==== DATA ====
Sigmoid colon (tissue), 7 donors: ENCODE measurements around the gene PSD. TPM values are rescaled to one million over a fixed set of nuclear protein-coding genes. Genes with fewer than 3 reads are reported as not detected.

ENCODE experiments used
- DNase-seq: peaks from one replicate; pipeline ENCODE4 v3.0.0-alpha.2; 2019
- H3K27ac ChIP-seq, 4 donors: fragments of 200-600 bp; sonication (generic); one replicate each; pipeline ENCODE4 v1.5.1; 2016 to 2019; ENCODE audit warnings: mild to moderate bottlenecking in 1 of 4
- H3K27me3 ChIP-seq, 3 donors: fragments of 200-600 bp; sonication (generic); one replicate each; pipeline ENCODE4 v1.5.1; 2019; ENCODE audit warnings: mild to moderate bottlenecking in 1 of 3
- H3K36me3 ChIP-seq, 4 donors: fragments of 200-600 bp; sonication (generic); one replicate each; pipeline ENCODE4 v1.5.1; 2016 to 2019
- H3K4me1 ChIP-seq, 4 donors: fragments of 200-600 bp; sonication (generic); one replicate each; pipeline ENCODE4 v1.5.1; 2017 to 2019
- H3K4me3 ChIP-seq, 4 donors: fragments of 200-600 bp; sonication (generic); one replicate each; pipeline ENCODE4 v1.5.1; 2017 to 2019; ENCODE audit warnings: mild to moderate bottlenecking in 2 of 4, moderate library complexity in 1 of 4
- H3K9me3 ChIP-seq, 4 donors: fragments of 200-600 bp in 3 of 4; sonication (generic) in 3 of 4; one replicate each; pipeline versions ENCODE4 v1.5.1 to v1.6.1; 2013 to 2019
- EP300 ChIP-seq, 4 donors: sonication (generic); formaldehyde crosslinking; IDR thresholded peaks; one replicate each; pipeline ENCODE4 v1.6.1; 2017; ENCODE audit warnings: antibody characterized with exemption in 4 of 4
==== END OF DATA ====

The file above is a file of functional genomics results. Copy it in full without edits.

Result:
Sigmoid colon (tissue), 7 donors: ENCODE measurements around the gene PSD. TPM values are rescaled to one million over a fixed set of nuclear protein-coding genes. Genes with fewer than 3 reads are reported as not detected.

ENCODE experiments used
- DNase-seq: peaks from one replicate; pipeline ENCODE4 v3.0.0-alpha.2; 2019
- H3K27ac ChIP-seq, 4 donors: fragments of 200-600 bp; sonication (generic); one replicate each; pipeline ENCODE4 v1.5.1; 2016 to 2019; ENCODE audit warnings: mild to moderate bottlenecking in 1 of 4
- H3K27me3 ChIP-seq, 3 donors: fragments of 200-600 bp; sonication (generic); one replicate each; pipeline ENCODE4 v1.5.1; 2019; ENCODE audit warnings: mild to moderate bottlenecking in 1 of 3
- H3K36me3 ChIP-seq, 4 donors: fragments of 200-600 bp; sonication (generic); one replicate each; pipeline ENCODE4 v1.5.1; 2016 to 2019
- H3K4me1 ChIP-seq, 4 donors: fragments of 200-600 bp; sonication (generic); one replicate each; pipeline ENCODE4 v1.5.1; 2017 to 2019
- H3K4me3 ChIP-seq, 4 donors: fragments of 200-600 bp; sonication (generic); one replicate each; pipeline ENCODE4 v1.5.1; 2017 to 2019; ENCODE audit warnings: mild to moderate bottlenecking in 2 of 4, moderate library complexity in 1 of 4
- H3K9me3 ChIP-seq, 4 donors: fragments of 200-600 bp in 3 of 4; sonication (generic) in 3 of 4; one replicate each; pipeline versions ENCODE4 v1.5.1 to v1.6.1; 2013 to 2019
- EP300 ChIP-seq, 4 donors: sonication (generic); formaldehyde crosslinking; IDR thresholded peaks; one replicate each; pipeline ENCODE4 v1.6.1; 2017; ENCODE audit warnings: antibody characterized with exemption in 4 of 4